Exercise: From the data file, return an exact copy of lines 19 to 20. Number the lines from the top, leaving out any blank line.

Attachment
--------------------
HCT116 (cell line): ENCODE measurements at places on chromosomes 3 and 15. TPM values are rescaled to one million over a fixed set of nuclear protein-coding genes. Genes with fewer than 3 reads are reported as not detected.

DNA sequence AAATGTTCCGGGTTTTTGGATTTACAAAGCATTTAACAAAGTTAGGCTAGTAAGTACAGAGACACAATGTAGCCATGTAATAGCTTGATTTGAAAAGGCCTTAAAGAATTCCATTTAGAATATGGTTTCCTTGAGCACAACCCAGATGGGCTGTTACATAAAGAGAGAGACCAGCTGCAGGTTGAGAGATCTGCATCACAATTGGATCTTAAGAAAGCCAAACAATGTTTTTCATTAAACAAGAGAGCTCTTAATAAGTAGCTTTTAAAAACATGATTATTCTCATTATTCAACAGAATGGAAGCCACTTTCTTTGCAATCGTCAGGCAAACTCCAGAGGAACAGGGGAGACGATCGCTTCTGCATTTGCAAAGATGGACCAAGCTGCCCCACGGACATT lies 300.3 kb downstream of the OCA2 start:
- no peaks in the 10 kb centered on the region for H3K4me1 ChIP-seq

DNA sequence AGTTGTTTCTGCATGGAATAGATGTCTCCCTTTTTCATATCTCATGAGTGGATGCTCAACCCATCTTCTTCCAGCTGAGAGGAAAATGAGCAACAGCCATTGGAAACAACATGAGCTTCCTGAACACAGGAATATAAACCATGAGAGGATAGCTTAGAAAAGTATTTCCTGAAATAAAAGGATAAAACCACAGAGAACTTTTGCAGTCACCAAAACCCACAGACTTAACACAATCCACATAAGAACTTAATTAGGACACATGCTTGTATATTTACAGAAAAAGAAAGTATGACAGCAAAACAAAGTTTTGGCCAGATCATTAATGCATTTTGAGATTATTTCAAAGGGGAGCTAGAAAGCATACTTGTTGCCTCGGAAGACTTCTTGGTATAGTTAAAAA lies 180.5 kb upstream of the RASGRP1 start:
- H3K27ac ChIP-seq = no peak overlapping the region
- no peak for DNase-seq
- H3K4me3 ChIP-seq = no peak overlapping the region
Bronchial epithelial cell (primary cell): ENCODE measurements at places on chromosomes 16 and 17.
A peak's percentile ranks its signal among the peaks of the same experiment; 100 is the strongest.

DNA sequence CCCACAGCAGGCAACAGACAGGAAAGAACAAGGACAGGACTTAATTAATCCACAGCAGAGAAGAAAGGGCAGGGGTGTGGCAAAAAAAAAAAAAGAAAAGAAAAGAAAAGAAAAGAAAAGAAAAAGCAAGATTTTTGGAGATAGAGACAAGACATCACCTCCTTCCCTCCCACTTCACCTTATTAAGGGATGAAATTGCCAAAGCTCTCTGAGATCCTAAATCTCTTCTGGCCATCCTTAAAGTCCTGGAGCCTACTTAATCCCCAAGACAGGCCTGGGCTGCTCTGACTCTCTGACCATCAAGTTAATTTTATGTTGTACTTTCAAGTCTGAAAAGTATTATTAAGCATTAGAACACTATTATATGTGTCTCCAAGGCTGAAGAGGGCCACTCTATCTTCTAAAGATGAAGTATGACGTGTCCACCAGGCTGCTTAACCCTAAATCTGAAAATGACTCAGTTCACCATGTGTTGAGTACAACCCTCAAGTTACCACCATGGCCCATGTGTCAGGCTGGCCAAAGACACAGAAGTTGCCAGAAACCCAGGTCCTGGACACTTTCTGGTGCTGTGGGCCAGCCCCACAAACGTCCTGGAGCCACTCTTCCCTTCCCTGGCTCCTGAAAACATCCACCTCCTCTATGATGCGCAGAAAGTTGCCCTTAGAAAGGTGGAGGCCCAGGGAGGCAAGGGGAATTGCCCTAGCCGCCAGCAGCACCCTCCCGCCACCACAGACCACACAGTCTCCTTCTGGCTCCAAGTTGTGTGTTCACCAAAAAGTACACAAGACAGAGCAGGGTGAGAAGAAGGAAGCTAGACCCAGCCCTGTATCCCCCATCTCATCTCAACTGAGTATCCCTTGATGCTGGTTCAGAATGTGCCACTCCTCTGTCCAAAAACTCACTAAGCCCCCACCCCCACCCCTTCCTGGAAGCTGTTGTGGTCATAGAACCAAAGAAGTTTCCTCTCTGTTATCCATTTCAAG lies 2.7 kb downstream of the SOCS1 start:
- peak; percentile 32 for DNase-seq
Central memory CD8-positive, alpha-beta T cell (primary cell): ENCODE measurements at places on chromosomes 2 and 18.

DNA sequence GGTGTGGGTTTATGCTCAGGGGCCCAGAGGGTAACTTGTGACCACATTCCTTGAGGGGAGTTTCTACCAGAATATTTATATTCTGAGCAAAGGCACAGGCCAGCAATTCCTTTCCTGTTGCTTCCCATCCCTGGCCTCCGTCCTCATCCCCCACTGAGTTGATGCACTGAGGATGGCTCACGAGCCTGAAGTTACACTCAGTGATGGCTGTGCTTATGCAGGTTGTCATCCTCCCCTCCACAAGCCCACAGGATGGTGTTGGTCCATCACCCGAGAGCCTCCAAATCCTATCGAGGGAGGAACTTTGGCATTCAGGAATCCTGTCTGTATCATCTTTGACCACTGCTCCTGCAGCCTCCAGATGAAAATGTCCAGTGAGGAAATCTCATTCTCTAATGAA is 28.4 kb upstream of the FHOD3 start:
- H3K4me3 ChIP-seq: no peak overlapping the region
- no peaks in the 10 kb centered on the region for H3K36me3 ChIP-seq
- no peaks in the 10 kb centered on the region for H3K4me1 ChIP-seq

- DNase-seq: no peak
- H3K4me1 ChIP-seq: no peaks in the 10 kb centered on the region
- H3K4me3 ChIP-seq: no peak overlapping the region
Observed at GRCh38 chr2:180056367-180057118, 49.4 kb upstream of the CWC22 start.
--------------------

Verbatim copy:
- H3K4me3 ChIP-seq: no peak overlapping the region
Observed at GRCh38 chr2:180056367-180057118, 49.4 kb upstream of the CWC22 start.